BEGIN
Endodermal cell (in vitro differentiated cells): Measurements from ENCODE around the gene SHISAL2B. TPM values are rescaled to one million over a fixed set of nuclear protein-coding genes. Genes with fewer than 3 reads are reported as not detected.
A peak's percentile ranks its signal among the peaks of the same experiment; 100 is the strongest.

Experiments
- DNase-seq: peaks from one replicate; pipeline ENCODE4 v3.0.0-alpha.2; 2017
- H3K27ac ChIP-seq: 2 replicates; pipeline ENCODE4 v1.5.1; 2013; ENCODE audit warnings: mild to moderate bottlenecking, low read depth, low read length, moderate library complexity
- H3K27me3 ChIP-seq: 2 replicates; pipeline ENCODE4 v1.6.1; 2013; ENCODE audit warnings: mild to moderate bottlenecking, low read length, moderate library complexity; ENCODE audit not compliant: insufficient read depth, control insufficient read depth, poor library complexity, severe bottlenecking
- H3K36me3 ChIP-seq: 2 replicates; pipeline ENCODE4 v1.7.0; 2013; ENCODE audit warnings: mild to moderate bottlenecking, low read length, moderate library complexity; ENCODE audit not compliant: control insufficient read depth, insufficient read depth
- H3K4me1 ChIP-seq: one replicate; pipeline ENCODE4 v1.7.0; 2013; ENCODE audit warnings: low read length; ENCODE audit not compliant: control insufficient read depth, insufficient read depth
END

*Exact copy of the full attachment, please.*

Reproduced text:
Endodermal cell (in vitro differentiated cells): Measurements from ENCODE around the gene SHISAL2B. TPM values are rescaled to one million over a fixed set of nuclear protein-coding genes. Genes with fewer than 3 reads are reported as not detected.
A peak's percentile ranks its signal among the peaks of the same experiment; 100 is the strongest.

Experiments
- DNase-seq: peaks from one replicate; pipeline ENCODE4 v3.0.0-alpha.2; 2017
- H3K27ac ChIP-seq: 2 replicates; pipeline ENCODE4 v1.5.1; 2013; ENCODE audit warnings: mild to moderate bottlenecking, low read depth, low read length, moderate library complexity
- H3K27me3 ChIP-seq: 2 replicates; pipeline ENCODE4 v1.6.1; 2013; ENCODE audit warnings: mild to moderate bottlenecking, low read length, moderate library complexity; ENCODE audit not compliant: insufficient read depth, control insufficient read depth, poor library complexity, severe bottlenecking
- H3K36me3 ChIP-seq: 2 replicates; pipeline ENCODE4 v1.7.0; 2013; ENCODE audit warnings: mild to moderate bottlenecking, low read length, moderate library complexity; ENCODE audit not compliant: control insufficient read depth, insufficient read depth
- H3K4me1 ChIP-seq: one replicate; pipeline ENCODE4 v1.7.0; 2013; ENCODE audit warnings: low read length; ENCODE audit not compliant: control insufficient read depth, insufficient read depth